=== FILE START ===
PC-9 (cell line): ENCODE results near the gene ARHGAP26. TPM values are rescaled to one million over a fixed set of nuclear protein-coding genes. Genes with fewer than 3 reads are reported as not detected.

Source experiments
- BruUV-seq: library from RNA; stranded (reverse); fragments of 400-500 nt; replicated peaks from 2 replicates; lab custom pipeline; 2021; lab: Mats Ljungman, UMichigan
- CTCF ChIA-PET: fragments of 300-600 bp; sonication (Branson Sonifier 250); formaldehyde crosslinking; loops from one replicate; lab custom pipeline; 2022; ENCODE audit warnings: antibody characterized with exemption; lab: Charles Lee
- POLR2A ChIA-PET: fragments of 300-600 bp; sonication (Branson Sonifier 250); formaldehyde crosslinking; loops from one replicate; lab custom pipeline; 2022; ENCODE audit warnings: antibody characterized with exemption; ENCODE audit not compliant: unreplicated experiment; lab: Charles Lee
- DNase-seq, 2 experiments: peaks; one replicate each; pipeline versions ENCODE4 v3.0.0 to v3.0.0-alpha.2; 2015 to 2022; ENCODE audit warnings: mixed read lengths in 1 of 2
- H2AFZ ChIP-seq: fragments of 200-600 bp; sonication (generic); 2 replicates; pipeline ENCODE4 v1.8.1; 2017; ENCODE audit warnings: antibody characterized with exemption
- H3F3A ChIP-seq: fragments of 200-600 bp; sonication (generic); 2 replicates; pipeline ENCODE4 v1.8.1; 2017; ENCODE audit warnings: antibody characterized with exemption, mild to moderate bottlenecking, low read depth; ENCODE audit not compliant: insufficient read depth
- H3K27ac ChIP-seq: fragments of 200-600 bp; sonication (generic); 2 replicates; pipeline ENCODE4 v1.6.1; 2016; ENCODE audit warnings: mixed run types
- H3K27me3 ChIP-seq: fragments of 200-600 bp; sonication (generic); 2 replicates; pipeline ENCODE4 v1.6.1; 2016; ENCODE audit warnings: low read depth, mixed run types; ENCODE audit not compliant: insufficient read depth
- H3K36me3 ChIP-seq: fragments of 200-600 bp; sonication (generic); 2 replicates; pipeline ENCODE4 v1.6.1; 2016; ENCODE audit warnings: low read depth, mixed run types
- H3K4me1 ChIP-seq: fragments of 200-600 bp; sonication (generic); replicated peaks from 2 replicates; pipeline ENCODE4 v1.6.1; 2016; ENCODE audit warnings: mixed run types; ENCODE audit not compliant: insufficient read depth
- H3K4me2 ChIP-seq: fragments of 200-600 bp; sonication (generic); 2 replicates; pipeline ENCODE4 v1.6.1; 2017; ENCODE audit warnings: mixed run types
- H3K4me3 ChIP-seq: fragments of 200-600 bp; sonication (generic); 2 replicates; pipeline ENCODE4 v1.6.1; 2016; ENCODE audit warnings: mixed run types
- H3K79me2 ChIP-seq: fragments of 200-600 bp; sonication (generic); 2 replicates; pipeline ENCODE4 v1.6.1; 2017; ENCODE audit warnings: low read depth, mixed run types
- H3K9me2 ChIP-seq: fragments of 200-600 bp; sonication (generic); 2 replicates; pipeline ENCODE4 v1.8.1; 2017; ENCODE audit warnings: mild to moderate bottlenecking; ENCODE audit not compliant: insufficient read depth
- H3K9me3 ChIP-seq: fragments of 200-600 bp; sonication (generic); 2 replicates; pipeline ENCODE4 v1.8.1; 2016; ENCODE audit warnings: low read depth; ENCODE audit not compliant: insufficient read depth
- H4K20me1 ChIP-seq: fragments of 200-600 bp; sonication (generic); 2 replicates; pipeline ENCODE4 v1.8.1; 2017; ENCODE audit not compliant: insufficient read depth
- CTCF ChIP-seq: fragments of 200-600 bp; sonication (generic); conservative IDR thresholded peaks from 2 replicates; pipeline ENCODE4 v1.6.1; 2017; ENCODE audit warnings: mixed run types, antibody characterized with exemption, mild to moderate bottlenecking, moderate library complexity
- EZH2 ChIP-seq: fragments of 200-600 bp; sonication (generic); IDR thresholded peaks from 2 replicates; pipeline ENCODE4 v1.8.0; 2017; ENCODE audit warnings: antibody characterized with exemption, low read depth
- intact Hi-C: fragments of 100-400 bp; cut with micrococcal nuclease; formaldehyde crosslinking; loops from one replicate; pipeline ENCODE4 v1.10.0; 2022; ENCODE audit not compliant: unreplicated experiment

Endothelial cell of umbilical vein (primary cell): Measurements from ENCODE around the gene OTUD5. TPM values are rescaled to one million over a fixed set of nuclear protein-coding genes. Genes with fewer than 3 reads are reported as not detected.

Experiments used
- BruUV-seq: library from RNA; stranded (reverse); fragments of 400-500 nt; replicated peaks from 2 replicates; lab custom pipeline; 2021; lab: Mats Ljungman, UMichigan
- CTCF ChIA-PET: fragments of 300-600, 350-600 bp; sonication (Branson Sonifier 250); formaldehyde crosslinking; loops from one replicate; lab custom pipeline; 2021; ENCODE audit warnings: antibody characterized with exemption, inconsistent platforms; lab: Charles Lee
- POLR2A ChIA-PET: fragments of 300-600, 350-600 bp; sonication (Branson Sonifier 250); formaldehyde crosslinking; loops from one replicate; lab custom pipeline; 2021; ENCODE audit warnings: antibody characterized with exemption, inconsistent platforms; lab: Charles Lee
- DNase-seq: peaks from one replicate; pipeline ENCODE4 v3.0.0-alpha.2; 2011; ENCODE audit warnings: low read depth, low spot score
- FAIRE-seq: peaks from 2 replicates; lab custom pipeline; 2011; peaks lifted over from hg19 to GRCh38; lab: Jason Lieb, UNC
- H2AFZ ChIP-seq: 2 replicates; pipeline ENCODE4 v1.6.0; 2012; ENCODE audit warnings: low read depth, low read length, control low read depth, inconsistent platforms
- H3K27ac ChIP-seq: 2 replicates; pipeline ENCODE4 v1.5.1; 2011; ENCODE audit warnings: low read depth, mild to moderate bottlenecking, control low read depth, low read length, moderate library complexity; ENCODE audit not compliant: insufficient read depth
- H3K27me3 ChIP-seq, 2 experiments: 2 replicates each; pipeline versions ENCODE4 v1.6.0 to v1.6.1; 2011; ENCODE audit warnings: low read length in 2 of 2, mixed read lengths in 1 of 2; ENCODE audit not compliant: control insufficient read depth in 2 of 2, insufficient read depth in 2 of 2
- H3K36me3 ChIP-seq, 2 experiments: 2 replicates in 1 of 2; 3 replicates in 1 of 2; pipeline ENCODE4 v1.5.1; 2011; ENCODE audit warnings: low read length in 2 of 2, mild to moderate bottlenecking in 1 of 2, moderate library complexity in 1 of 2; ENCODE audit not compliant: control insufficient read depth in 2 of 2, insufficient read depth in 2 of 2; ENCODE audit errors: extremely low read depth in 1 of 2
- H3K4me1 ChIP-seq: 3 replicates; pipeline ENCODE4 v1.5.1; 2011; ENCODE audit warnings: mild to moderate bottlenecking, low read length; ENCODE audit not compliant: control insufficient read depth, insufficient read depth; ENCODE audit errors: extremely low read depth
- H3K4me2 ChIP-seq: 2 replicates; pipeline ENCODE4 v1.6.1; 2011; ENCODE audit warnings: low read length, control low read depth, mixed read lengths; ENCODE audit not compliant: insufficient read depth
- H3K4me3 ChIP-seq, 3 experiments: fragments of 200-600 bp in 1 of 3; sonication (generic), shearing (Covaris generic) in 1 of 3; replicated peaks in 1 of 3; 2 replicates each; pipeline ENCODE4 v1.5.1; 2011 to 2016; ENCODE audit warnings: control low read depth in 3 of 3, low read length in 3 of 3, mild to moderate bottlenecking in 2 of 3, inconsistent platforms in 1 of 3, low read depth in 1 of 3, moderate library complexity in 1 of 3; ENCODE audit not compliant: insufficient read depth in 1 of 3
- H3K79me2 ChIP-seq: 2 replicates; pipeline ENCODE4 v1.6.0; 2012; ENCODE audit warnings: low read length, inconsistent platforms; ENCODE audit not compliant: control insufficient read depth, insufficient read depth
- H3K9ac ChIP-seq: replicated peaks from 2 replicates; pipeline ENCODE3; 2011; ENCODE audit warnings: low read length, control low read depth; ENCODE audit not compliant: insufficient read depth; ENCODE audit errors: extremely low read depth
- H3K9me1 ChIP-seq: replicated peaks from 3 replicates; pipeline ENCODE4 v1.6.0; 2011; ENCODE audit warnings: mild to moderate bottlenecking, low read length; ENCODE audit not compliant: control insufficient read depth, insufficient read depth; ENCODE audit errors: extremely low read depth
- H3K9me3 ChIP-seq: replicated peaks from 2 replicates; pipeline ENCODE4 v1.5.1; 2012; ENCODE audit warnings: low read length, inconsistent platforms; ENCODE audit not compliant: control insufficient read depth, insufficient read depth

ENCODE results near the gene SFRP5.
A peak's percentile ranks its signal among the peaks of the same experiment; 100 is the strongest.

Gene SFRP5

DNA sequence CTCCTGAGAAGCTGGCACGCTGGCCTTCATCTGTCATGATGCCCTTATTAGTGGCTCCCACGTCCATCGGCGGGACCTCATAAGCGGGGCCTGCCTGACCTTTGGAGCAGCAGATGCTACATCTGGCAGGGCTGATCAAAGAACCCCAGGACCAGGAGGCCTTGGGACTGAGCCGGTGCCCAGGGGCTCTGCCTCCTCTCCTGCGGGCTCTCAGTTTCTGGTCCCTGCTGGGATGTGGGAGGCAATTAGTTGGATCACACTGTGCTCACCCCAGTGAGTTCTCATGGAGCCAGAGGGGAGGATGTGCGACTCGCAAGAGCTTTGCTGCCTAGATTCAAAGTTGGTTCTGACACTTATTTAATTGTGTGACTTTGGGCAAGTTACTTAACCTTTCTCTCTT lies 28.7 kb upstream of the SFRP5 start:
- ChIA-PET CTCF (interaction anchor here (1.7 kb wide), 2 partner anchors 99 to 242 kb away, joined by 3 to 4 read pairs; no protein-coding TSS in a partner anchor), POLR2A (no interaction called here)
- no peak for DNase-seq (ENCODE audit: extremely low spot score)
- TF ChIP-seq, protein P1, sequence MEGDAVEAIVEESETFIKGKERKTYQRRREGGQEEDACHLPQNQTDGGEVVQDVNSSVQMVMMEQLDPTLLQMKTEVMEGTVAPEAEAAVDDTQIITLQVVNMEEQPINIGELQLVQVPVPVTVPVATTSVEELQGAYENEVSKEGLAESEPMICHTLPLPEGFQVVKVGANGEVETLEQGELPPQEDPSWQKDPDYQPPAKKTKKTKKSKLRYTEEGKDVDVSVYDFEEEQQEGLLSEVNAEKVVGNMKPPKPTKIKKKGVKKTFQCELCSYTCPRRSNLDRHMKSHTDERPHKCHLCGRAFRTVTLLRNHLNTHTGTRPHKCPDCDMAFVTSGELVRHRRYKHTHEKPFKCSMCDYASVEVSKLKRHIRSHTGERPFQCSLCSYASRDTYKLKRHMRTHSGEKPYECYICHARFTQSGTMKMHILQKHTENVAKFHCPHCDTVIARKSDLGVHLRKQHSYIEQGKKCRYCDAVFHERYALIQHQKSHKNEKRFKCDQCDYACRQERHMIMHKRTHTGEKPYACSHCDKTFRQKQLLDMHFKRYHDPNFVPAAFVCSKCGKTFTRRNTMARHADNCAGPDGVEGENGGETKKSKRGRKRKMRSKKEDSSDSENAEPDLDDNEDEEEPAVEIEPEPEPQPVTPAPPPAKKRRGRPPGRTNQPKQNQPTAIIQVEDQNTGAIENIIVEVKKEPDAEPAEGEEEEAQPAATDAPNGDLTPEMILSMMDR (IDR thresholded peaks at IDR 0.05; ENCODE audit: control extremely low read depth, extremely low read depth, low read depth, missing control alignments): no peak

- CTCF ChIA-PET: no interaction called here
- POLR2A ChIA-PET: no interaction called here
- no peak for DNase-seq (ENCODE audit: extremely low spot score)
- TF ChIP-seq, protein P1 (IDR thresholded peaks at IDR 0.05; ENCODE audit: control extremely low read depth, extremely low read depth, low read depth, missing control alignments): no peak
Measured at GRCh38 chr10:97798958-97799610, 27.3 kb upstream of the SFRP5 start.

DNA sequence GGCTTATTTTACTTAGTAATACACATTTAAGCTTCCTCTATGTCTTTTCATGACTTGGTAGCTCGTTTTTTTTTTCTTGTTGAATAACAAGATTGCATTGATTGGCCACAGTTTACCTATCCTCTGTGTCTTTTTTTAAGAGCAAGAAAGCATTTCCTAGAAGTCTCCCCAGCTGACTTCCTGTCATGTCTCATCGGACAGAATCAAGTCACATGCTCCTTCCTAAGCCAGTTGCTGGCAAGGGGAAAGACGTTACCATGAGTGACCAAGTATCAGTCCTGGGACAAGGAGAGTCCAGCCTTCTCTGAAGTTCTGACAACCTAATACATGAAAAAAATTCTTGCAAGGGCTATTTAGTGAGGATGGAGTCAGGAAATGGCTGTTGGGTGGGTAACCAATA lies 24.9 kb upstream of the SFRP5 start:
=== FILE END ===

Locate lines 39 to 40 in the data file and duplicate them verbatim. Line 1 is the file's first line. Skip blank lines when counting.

- H3K9me3 ChIP-seq: replicated peaks from 2 replicates; pipeline ENCODE4 v1.5.1; 2012; ENCODE audit warnings: low read length, inconsistent platforms; ENCODE audit not compliant: control insufficient read depth, insufficient read depth

ENCODE results near the gene SFRP5.